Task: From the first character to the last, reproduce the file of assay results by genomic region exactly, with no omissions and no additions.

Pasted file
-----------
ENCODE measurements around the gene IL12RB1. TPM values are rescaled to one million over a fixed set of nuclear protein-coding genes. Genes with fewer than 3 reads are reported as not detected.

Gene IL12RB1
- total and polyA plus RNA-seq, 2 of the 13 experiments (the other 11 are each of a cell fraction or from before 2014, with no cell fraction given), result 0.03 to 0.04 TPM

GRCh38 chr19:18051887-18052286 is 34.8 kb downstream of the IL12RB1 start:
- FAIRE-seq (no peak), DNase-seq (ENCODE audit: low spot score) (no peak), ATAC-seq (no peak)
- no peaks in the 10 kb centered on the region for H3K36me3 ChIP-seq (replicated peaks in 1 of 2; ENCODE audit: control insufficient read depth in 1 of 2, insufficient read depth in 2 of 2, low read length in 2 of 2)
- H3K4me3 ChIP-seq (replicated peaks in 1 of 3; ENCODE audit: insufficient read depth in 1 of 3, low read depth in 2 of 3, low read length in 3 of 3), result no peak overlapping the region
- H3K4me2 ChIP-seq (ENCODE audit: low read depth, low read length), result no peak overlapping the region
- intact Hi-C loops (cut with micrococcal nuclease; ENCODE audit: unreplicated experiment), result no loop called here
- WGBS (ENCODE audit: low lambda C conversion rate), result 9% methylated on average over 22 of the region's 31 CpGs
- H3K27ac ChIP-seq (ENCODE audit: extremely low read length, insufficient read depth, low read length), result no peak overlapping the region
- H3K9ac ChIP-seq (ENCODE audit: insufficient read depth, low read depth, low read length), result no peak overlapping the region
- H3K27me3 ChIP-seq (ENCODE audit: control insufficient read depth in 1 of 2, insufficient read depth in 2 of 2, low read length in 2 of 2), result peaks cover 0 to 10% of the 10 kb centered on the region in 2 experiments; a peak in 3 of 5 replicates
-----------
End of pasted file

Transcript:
ENCODE measurements around the gene IL12RB1. TPM values are rescaled to one million over a fixed set of nuclear protein-coding genes. Genes with fewer than 3 reads are reported as not detected.

Gene IL12RB1
- total and polyA plus RNA-seq, 2 of the 13 experiments (the other 11 are each of a cell fraction or from before 2014, with no cell fraction given), result 0.03 to 0.04 TPM

GRCh38 chr19:18051887-18052286 is 34.8 kb downstream of the IL12RB1 start:
- FAIRE-seq (no peak), DNase-seq (ENCODE audit: low spot score) (no peak), ATAC-seq (no peak)
- no peaks in the 10 kb centered on the region for H3K36me3 ChIP-seq (replicated peaks in 1 of 2; ENCODE audit: control insufficient read depth in 1 of 2, insufficient read depth in 2 of 2, low read length in 2 of 2)
- H3K4me3 ChIP-seq (replicated peaks in 1 of 3; ENCODE audit: insufficient read depth in 1 of 3, low read depth in 2 of 3, low read length in 3 of 3), result no peak overlapping the region
- H3K4me2 ChIP-seq (ENCODE audit: low read depth, low read length), result no peak overlapping the region
- intact Hi-C loops (cut with micrococcal nuclease; ENCODE audit: unreplicated experiment), result no loop called here
- WGBS (ENCODE audit: low lambda C conversion rate), result 9% methylated on average over 22 of the region's 31 CpGs
- H3K27ac ChIP-seq (ENCODE audit: extremely low read length, insufficient read depth, low read length), result no peak overlapping the region
- H3K9ac ChIP-seq (ENCODE audit: insufficient read depth, low read depth, low read length), result no peak overlapping the region
- H3K27me3 ChIP-seq (ENCODE audit: control insufficient read depth in 1 of 2, insufficient read depth in 2 of 2, low read length in 2 of 2), result peaks cover 0 to 10% of the 10 kb centered on the region in 2 experiments; a peak in 3 of 5 replicates